It doesn’t matter what you call it, but the pursuit of that divine force has inspired some of the world’s greatest civilizations, its most enduring architecture, foundational philosophies as well as the wars that have time and again sought to tear all that down. But can any of us mere mortals truly understand the hidden clockwork of the universe? If we assume that it exists at all, then the actual state of transcendence poses an interesting problem. What are people supposed to do with the rest of their time on earth once they’ve gained that ultimate knowledge? Revered gurus who teach that status and power are meaningless in the ultimate reality, nonetheless have to muck about in the mundane world. They gather followers, build institutions and dispense knowledge from lofty thrones. Is it hypocrisy when enlightenment simply reproduces familiar hierarchies? Another way to put it is how does a Buddha remain in the world, but not of it?
If you’ll allow me, I’d like to tell you about a girl I once knew who thought that she had grasped those eternal mysteries. Now, ten years later, I’m still grappling with the lessons she taught me about what it means to have a mind, a body. And a spirit.
In 2006, just as I was beginning my career as a journalist, I took a job as leader of an abroad program for American college students in India. The plan was to tour the holy sites along the Ganga river and up into the Himalayas. We started out at a Mosque in Delhi, traveled to the Holy city of Varanasii. And then on to Bodh Gaya, which is the spot where the Buddha is said to have reached enlightenment more than two millennia ago. We’d signed up for a seven day silent meditation retreat in the Tibetan tradition. For my student, Emily O’Conner, this was going to be the highlight of the journey. Emily was a whip-smart debutante from Charlottesville whose voice echoed just a whisper of a southern lilt. Back in America she excelled at yoga, but joined the program because she wanted a taste of something authentic.
Our instructor for the retreat was a swiss-german nun who wore the maroon robes of her order. We all promised that would keep a vow of silence for the duration of the retreat to let the lessons of the Dharma sink deeper into our minds. We threw ourselves into it. We learned about compassion, Mindfulness and the nature of enlightenment itself. We sat on our meditation cushions and learned that the world, as we know it, is an illusion. Cause and effect obeyed the laws of karma, not physics. Even something as seemingly permanent as death, was just a barrier to another life. In one particularly difficult meditation we visualized our own bodies as corpses in order to understand the inevitability of our own mortality.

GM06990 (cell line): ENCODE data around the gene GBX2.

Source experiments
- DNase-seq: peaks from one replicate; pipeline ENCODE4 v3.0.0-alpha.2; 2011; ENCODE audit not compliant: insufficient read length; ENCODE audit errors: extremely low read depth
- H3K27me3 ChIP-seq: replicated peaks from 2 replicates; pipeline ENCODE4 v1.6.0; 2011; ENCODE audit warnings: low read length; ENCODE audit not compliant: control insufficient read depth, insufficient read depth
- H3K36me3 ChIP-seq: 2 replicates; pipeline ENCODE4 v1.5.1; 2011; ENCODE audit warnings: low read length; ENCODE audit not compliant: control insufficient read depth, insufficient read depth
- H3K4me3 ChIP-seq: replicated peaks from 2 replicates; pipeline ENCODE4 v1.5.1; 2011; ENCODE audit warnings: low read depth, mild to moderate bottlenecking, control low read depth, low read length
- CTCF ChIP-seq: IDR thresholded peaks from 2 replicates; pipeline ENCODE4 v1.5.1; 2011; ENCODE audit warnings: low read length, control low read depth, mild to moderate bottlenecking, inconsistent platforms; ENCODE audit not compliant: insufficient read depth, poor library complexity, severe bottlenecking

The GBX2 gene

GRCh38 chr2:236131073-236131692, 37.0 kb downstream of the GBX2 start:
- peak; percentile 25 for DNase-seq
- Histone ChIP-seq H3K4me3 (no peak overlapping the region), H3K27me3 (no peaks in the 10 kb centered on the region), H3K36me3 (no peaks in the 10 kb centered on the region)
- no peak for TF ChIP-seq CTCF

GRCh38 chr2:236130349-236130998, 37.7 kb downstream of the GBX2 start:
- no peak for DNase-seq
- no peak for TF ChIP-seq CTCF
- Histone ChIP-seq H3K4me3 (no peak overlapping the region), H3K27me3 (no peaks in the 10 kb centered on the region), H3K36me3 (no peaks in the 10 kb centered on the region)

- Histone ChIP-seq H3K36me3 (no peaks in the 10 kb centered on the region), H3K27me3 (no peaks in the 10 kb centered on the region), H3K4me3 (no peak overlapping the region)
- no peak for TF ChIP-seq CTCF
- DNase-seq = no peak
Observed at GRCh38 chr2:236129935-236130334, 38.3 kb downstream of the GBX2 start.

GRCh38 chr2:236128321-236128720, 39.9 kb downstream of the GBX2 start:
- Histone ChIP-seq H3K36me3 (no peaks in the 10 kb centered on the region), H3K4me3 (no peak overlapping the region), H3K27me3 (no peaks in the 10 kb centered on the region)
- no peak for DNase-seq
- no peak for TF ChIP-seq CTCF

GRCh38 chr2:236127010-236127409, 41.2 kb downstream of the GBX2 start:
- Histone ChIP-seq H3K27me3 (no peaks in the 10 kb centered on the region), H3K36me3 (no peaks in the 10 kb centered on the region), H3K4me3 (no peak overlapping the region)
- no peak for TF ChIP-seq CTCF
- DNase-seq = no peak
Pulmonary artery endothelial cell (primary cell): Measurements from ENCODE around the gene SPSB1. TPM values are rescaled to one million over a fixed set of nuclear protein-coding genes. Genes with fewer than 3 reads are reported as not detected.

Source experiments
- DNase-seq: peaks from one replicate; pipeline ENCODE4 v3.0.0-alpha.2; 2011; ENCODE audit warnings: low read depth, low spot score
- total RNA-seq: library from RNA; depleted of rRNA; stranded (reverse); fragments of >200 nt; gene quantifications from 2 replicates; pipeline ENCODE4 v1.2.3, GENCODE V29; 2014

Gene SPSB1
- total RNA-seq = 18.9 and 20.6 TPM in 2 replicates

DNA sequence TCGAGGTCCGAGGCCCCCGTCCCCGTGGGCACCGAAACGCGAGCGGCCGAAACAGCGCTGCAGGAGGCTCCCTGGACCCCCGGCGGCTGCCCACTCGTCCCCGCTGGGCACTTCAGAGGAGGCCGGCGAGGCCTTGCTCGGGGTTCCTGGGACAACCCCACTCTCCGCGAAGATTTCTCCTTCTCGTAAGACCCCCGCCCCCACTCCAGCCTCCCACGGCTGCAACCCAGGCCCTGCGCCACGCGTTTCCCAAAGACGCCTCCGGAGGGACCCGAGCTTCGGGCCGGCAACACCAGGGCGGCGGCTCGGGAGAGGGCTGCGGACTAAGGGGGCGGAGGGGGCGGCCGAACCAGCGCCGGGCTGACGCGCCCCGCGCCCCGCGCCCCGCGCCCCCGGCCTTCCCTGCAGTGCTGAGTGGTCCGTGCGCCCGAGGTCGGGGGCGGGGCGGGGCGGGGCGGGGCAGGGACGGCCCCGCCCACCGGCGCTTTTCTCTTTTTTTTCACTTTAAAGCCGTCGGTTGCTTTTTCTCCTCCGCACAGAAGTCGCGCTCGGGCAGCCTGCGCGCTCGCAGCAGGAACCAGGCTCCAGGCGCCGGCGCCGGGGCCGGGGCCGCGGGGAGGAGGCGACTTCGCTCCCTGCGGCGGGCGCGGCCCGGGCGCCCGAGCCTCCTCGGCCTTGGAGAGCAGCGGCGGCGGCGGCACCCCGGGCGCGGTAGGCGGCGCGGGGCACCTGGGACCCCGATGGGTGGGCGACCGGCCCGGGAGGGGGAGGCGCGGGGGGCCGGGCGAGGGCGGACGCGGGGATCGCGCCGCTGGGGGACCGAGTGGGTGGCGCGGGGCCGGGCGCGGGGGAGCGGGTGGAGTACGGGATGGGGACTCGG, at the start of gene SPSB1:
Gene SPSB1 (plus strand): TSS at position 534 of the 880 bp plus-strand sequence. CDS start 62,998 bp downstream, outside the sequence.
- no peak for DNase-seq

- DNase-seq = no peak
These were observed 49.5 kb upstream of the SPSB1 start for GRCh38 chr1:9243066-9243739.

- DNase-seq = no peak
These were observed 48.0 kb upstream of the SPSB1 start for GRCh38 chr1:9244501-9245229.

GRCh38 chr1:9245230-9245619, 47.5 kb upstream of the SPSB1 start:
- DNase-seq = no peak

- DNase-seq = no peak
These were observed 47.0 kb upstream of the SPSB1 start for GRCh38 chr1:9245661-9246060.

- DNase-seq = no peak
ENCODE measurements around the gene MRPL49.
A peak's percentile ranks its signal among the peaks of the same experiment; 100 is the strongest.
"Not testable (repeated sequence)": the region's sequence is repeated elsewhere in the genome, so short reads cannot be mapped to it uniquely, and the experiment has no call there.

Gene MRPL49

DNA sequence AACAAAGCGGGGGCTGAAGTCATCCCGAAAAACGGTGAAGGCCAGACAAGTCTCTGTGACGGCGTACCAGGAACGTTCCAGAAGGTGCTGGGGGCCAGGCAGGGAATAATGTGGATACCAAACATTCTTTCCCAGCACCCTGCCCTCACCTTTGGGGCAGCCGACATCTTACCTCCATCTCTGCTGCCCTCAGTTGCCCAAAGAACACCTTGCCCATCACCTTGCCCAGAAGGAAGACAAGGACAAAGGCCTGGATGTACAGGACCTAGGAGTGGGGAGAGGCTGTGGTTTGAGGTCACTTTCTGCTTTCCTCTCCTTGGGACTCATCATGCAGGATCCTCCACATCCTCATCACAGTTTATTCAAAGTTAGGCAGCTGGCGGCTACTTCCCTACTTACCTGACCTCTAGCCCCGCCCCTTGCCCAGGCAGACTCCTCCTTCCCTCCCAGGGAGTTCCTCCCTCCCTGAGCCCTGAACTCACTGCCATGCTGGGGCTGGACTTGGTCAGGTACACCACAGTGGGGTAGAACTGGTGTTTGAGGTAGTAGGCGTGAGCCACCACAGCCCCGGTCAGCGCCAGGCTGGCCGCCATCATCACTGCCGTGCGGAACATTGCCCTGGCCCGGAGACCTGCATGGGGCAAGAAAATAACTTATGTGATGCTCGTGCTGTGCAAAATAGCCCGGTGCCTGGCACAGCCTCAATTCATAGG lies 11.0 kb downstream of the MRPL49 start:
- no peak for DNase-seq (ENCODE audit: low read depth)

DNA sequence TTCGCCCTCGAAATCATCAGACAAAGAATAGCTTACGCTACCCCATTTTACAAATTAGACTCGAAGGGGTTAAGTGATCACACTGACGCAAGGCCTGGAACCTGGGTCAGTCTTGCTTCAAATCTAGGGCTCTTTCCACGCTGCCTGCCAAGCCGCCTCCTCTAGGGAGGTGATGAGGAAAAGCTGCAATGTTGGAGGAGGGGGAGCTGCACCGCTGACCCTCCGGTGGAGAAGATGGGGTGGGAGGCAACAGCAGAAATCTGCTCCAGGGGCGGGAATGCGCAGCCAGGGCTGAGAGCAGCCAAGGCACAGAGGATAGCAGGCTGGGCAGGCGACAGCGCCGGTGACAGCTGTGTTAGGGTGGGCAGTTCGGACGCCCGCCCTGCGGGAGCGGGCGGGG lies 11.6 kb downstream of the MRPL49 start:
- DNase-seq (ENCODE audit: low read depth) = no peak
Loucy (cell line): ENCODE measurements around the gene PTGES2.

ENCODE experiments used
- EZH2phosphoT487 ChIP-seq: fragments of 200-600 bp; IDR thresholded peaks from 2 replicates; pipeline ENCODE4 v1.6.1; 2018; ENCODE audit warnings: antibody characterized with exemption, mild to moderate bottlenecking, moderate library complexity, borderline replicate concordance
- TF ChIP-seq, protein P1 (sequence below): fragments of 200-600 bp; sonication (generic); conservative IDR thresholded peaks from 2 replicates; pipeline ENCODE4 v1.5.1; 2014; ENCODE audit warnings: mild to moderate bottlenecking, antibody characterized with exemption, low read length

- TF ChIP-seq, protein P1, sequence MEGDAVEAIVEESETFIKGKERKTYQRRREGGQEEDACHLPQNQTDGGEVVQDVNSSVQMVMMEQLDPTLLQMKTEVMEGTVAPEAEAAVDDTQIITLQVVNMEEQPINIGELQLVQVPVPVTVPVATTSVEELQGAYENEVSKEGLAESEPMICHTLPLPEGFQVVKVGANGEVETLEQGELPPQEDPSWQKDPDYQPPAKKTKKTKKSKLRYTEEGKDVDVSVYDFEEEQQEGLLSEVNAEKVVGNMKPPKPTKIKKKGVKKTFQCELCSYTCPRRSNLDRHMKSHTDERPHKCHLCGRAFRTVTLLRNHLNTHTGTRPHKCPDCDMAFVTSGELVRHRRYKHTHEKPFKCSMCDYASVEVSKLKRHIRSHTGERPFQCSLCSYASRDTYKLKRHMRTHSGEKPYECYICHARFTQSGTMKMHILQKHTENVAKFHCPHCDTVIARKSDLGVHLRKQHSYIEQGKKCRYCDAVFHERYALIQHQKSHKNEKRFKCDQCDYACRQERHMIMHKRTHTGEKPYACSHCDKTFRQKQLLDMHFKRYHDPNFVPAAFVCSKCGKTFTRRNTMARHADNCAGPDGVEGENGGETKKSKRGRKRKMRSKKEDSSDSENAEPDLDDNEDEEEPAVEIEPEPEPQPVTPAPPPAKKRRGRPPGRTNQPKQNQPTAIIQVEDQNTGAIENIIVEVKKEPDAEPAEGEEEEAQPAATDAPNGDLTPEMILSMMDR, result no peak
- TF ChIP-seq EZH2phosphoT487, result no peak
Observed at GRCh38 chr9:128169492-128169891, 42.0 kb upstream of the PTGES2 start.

For some Buddhists the goal is to enter into the state of Nirvana—which is a place where the world ceases to exist because the meditator has fully realized the nature of the universe. However in Tibetan Buddhism the goal is a little different. A person on the verge of nirvana can decide to stay until and help every other sentient being in the universe—every slug, seahorse, human and extraterrestrial being and even mosquito is equally enlightened. These beings are called Bodhisattvas. A Christian might call them Angels. Either way Enlightenment isn’t a quick process, the Buddha taught it could take tens of thousands of lifetimes to become something like the bodhisattva of Compassion Avalokiteshvara behind me. Yet Tibetan Buddhists vow to stay on the Bodhisattva path however many lifetimes it takes.
When the retreat ended we were perhaps a little more contemplative than when we had started. I asked Emily about how she felt after it all and she smiled broadly and said it was the “most wonderful experience of her life”. This being the last night in Bodh Gaya most of the students just wanted to stay up late and talk they were kids on the final day of summer camp. But Emily didn’t stay with the group, instead while the other students chatted in the temple, she spent the evening writing in her journal nearby.
At about three in the morning when the courtyard was engulfed in an inky black silence, she climbed onto the roof of the retreat center, wrapped a shawl around her face, and jumped. She died on impact. An hour later one of the students found her body and raised the alarm. I was outside in a few seconds and seeing her body on the ground sent me into a momentary delirium. Things like this weren’t supposed to happen. I couldn’t move at first and then it was only the realization that I was in charge that brought me back. As the director of the program it was my responsibility to find out why it had happened. I looked for clues in her journal and got a peek into her mind as she was on retreat. In it she said that her meditations unlocked a profound understanding of the universe and given her a glimpse at how her countless previous lives had made her a vessel for enlightenment. The only thing limiting her from a full transformation into something greater than herself was her body. She was a Bodhisattva. And all she had to do was take the next step.